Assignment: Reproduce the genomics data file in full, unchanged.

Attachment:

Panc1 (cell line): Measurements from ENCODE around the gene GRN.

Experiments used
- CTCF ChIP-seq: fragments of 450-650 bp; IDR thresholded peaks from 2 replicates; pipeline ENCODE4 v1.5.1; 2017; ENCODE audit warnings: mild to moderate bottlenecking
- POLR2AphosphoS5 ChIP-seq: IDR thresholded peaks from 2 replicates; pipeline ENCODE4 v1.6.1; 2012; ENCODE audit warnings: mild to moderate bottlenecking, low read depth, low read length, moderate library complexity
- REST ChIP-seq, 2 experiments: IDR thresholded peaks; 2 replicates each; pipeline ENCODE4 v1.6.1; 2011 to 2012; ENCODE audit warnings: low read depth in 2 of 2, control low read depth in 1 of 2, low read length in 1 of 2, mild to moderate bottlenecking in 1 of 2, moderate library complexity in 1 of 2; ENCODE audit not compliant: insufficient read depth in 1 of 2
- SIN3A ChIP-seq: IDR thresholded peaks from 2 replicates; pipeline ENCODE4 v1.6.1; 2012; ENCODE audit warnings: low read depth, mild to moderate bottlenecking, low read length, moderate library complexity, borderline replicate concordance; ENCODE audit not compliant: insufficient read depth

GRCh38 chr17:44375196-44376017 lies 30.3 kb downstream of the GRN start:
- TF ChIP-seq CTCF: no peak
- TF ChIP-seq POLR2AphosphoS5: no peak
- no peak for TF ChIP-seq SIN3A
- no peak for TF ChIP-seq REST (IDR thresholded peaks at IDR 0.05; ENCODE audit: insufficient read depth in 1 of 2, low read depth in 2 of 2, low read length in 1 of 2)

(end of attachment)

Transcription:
Panc1 (cell line): Measurements from ENCODE around the gene GRN.

Experiments used
- CTCF ChIP-seq: fragments of 450-650 bp; IDR thresholded peaks from 2 replicates; pipeline ENCODE4 v1.5.1; 2017; ENCODE audit warnings: mild to moderate bottlenecking
- POLR2AphosphoS5 ChIP-seq: IDR thresholded peaks from 2 replicates; pipeline ENCODE4 v1.6.1; 2012; ENCODE audit warnings: mild to moderate bottlenecking, low read depth, low read length, moderate library complexity
- REST ChIP-seq, 2 experiments: IDR thresholded peaks; 2 replicates each; pipeline ENCODE4 v1.6.1; 2011 to 2012; ENCODE audit warnings: low read depth in 2 of 2, control low read depth in 1 of 2, low read length in 1 of 2, mild to moderate bottlenecking in 1 of 2, moderate library complexity in 1 of 2; ENCODE audit not compliant: insufficient read depth in 1 of 2
- SIN3A ChIP-seq: IDR thresholded peaks from 2 replicates; pipeline ENCODE4 v1.6.1; 2012; ENCODE audit warnings: low read depth, mild to moderate bottlenecking, low read length, moderate library complexity, borderline replicate concordance; ENCODE audit not compliant: insufficient read depth

GRCh38 chr17:44375196-44376017 lies 30.3 kb downstream of the GRN start:
- TF ChIP-seq CTCF: no peak
- TF ChIP-seq POLR2AphosphoS5: no peak
- no peak for TF ChIP-seq SIN3A
- no peak for TF ChIP-seq REST (IDR thresholded peaks at IDR 0.05; ENCODE audit: insufficient read depth in 1 of 2, low read depth in 2 of 2, low read length in 1 of 2)